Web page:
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Psychotherapy's Greatest Debates - Page 4

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Has Mindfulness Been Oversold?

By Ron Siegel and Michael Yapko

Today, mindfulness, once considered an occult Eastern spiritual practice irreconcilable with the secular, Western sensibility of the consulting room, hasn’t simply achieved respectability in our field: it’s everywhere.Sometimes it seems you can’t read a journal or go to a conference that doesn’t have “mindfulness” somewhere in the title. In fact, some believe that the mindfulness movement, if it can be called that, has achieved too much acceptance, too much applause—even acquired a kind of secular sanctity. So there’s something especially refreshing and provocative about the following conversation between a longtime meditator who sees mindfulness as rooted not so much in a spiritual tradition as in an attempt to correct some of the more unfortunate legacies of our evolutionary heritage and a hypnotherapist, skeptical of the gauziness of many explications of mindfulness, who sees it as simply a demonstration of some of the underappreciated healing mechanisms of hypnotic suggestion.

Q: Ron, whatever its spiritual benefits, you seem to think that mindfulness practice has such therapeutic value because it serves as a corrective to so many of our evolutionary survival mechanisms. Please explain what you mean by that.

RON SIEGEL: When we imagine what our ancestors had to deal with in the African savannah, it’s clear that they weren’t all that well-equipped for survival. Their teeth, their claws, their hides, their foot speed didn’t give them much of an evolutionary advantage. Basically, they had two things going for them: a prehensile thumb, with a richly endowed set of nerve endings in their fingers, and good muscles, so that their hands could easily pick up things; they also had their higher cortical processes and capacities for thinking. It was those two advantages that allowed them to survive in competition with the other wildlife.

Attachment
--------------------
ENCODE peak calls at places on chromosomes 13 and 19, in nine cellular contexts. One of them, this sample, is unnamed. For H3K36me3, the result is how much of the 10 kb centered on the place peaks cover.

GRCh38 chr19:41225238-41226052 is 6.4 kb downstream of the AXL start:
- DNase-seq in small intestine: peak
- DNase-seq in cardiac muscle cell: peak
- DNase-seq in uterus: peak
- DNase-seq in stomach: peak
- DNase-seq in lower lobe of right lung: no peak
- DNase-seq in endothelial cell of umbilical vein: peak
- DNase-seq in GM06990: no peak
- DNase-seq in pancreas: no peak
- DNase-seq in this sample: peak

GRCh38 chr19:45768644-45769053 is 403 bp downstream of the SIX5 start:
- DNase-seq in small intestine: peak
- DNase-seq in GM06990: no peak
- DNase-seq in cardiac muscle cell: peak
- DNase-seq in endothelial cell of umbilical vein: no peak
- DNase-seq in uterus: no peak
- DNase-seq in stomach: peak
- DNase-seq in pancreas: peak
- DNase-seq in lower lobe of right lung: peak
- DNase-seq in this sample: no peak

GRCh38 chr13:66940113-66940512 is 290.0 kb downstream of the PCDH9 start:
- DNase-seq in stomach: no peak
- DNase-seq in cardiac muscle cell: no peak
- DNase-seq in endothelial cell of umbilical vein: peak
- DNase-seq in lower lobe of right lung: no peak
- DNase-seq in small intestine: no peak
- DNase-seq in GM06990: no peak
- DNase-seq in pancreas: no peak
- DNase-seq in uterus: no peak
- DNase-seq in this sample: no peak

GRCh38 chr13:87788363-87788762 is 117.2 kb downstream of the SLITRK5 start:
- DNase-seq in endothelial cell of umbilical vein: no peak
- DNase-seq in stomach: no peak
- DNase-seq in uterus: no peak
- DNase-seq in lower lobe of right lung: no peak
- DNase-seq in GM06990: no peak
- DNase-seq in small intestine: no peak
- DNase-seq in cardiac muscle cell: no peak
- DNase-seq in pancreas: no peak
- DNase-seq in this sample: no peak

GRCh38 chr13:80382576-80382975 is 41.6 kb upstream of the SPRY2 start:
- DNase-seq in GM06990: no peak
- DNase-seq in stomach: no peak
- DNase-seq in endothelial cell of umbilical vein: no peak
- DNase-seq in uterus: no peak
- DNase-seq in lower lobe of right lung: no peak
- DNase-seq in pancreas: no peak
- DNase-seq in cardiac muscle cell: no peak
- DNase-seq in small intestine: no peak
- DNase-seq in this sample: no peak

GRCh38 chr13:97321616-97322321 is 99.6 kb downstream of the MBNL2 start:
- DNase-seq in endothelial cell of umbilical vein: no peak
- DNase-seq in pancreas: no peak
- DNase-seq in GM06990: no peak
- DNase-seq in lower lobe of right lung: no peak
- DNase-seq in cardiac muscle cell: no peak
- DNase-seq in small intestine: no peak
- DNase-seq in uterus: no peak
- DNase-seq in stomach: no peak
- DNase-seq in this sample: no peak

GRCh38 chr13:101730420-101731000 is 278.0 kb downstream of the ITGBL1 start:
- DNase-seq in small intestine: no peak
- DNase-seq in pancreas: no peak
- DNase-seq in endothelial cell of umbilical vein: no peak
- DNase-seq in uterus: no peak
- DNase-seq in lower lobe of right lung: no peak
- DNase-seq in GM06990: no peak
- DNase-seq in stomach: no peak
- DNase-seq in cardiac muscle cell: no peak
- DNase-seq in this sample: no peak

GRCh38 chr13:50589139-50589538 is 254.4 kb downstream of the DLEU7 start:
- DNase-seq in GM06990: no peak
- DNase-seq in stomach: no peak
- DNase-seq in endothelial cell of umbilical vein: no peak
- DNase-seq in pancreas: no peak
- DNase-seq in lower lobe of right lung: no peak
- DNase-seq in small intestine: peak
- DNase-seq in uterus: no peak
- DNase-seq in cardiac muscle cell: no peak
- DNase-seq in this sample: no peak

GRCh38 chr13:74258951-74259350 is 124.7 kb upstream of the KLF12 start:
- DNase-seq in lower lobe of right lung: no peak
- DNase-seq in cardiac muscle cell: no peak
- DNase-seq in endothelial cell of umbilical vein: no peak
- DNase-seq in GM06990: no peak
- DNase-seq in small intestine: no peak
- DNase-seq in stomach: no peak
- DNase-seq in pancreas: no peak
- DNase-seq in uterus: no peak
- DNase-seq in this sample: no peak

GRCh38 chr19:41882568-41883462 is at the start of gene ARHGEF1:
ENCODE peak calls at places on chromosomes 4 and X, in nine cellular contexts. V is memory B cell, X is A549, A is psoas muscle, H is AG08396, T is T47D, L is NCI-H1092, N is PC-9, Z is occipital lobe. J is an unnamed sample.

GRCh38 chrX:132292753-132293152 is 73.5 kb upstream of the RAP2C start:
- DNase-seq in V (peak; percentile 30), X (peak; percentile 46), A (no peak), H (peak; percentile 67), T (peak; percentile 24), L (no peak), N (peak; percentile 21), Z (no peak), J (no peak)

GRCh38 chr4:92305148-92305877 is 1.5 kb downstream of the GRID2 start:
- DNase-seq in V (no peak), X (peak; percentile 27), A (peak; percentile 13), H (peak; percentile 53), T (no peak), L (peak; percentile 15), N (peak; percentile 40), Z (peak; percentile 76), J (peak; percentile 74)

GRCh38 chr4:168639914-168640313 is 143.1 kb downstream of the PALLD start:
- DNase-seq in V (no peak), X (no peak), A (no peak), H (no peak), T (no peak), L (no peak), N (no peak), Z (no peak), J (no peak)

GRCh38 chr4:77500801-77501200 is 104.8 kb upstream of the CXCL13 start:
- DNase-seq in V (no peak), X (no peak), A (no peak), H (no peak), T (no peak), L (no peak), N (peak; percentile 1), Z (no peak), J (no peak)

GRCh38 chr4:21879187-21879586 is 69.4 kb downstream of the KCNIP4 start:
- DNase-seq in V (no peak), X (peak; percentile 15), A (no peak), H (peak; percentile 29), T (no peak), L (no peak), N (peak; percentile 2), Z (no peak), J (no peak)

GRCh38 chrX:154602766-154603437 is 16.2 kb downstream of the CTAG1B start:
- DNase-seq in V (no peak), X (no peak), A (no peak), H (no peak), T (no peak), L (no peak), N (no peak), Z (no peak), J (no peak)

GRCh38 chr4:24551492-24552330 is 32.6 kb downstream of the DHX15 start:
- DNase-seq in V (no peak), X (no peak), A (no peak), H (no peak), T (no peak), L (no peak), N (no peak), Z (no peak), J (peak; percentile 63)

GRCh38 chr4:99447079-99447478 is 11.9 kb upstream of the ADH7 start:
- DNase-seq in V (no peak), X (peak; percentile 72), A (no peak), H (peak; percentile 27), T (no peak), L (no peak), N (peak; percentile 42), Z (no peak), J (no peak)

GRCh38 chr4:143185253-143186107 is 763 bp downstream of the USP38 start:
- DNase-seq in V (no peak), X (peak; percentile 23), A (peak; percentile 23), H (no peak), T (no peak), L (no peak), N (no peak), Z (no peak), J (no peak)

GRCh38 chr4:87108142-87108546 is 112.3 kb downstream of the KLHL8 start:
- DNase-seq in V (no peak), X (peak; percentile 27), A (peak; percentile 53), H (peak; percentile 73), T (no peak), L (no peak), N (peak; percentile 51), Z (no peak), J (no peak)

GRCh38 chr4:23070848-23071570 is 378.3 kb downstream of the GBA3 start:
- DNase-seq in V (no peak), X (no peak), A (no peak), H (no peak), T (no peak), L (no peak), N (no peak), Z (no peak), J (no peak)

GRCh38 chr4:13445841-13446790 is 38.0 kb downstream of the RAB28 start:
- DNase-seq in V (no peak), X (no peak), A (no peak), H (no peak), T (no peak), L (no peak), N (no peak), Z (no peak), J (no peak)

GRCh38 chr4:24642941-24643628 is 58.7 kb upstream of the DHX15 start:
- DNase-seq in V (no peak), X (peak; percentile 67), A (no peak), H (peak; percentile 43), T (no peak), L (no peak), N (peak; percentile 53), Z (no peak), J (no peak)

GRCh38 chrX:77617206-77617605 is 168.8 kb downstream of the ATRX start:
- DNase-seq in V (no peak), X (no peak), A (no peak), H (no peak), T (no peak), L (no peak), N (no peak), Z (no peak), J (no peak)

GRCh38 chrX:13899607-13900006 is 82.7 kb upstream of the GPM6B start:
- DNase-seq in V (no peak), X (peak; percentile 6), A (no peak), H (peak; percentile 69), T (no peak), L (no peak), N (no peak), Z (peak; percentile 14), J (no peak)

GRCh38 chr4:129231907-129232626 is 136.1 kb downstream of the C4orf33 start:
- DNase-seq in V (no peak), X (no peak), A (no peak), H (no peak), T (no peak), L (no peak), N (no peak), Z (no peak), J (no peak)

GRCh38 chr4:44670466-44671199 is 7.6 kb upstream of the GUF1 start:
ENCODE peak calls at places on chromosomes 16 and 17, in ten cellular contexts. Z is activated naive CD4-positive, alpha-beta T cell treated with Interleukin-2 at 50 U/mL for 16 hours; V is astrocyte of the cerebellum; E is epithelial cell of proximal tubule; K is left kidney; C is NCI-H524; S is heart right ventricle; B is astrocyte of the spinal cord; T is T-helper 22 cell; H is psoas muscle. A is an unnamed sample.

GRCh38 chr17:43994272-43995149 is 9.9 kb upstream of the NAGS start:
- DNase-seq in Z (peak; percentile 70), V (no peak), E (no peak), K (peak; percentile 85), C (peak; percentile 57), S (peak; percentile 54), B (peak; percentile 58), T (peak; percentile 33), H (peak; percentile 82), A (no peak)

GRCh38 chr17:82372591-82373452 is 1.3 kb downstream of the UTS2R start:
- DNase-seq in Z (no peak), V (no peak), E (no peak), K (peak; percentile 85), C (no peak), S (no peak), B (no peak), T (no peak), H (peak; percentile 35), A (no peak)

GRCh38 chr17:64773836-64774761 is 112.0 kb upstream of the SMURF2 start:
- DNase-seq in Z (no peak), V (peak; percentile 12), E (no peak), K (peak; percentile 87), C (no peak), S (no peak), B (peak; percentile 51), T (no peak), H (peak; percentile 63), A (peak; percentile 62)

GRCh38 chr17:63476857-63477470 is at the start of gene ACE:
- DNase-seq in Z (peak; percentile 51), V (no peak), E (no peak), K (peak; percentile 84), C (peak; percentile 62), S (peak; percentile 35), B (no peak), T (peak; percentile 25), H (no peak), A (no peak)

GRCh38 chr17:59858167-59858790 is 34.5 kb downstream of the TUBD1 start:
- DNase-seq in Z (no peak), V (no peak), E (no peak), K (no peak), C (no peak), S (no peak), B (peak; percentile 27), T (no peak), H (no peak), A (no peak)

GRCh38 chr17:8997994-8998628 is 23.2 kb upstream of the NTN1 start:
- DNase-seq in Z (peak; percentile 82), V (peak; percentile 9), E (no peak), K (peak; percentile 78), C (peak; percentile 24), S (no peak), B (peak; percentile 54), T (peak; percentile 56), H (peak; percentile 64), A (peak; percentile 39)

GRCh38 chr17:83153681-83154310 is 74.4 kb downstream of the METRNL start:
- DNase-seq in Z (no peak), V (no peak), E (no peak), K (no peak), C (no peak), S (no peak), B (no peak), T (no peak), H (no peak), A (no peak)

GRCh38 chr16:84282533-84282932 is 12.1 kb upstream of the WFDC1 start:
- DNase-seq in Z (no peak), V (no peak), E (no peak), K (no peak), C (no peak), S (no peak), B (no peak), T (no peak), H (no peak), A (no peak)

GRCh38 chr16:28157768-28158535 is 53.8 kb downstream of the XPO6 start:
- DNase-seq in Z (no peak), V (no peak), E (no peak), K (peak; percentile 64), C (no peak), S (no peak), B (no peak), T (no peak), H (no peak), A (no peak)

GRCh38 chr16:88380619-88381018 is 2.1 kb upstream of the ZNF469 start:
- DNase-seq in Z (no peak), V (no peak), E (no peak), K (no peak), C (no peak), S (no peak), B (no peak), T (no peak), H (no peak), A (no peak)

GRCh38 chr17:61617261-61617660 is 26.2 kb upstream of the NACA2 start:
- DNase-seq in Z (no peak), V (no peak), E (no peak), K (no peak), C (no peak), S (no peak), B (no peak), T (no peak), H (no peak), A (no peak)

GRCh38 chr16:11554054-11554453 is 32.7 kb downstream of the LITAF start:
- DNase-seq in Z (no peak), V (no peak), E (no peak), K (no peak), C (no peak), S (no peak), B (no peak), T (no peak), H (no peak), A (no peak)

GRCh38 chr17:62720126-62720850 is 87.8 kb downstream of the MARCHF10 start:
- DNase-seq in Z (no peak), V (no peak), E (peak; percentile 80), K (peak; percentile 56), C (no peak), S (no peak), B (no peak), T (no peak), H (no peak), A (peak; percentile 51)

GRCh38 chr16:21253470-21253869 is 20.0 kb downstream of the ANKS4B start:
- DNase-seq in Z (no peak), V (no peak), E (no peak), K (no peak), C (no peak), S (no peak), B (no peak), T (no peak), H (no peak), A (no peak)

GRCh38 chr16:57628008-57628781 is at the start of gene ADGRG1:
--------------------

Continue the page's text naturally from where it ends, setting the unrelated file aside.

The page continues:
Today there’s nothing wrong with our thumbs and fingers. They seem to serve us quite well throughout the lifespan, and contribute to our happiness and well-being. But that’s not the case with those higher cortical processes. We’ve evolved to be these creatures who are constantly thinking. What’s worse, we’ve evolved to mostly remember and think about the bad stuff, reviewing it endlessly and imagining how it might happen again. That may be because our happier, more carefree ancestors who tended to live in the moment and didn’t worry about the saber-toothed cats died before having kids. Our more vigilant ancestors were the ones who survived.

Today, across the clinical spectrum, we see people who are utterly tormented by living in the past, having fantasies of endless misery going forward. So mindfulness practice has evolved, in part, to try to gently train the mind to do what it doesn’t do instinctively: to come back to the present, to enjoy the moment, to appreciate the interconnectedness of things, and to not be so focused on survival.

There’s another obstacle to our experience of well-being: we evolved to be concerned with our rank in the troop. Look at any mammal group and you typically see there’s the dominant male with his harem, along with the other guys who want to topple him when they get a chance. That’s how the group is organized. Most of us still spend a remarkable amount of time worrying about how we compare to others, how others see us, and the like. This is another huge source of misery that mindfulness practices try to address by loosening our preoccupation with “me” and our place in the social pecking order. I think that’s why mindfulness practices are so broadly applicable with a lot of different kinds of psychopathology.